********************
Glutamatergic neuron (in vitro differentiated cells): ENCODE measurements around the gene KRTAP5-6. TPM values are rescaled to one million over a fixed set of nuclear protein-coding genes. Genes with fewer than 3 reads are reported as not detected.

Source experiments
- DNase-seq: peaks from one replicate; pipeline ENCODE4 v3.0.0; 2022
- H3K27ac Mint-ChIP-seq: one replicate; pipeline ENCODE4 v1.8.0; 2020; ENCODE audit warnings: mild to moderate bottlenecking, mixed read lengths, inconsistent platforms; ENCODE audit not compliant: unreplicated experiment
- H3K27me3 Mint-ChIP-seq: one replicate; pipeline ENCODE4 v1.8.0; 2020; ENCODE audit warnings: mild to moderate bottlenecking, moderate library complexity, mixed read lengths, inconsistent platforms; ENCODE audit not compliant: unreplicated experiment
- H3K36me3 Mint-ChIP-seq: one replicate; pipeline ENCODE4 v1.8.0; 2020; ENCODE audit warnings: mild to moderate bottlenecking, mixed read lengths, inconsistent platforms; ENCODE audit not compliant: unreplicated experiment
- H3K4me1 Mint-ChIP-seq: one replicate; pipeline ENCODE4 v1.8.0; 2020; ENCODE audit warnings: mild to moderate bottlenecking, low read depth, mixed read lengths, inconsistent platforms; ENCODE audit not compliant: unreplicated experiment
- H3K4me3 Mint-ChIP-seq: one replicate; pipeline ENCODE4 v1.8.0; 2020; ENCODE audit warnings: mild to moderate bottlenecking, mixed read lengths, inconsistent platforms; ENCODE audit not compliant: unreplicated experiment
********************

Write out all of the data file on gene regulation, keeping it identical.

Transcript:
Glutamatergic neuron (in vitro differentiated cells): ENCODE measurements around the gene KRTAP5-6. TPM values are rescaled to one million over a fixed set of nuclear protein-coding genes. Genes with fewer than 3 reads are reported as not detected.

Source experiments
- DNase-seq: peaks from one replicate; pipeline ENCODE4 v3.0.0; 2022
- H3K27ac Mint-ChIP-seq: one replicate; pipeline ENCODE4 v1.8.0; 2020; ENCODE audit warnings: mild to moderate bottlenecking, mixed read lengths, inconsistent platforms; ENCODE audit not compliant: unreplicated experiment
- H3K27me3 Mint-ChIP-seq: one replicate; pipeline ENCODE4 v1.8.0; 2020; ENCODE audit warnings: mild to moderate bottlenecking, moderate library complexity, mixed read lengths, inconsistent platforms; ENCODE audit not compliant: unreplicated experiment
- H3K36me3 Mint-ChIP-seq: one replicate; pipeline ENCODE4 v1.8.0; 2020; ENCODE audit warnings: mild to moderate bottlenecking, mixed read lengths, inconsistent platforms; ENCODE audit not compliant: unreplicated experiment
- H3K4me1 Mint-ChIP-seq: one replicate; pipeline ENCODE4 v1.8.0; 2020; ENCODE audit warnings: mild to moderate bottlenecking, low read depth, mixed read lengths, inconsistent platforms; ENCODE audit not compliant: unreplicated experiment
- H3K4me3 Mint-ChIP-seq: one replicate; pipeline ENCODE4 v1.8.0; 2020; ENCODE audit warnings: mild to moderate bottlenecking, mixed read lengths, inconsistent platforms; ENCODE audit not compliant: unreplicated experiment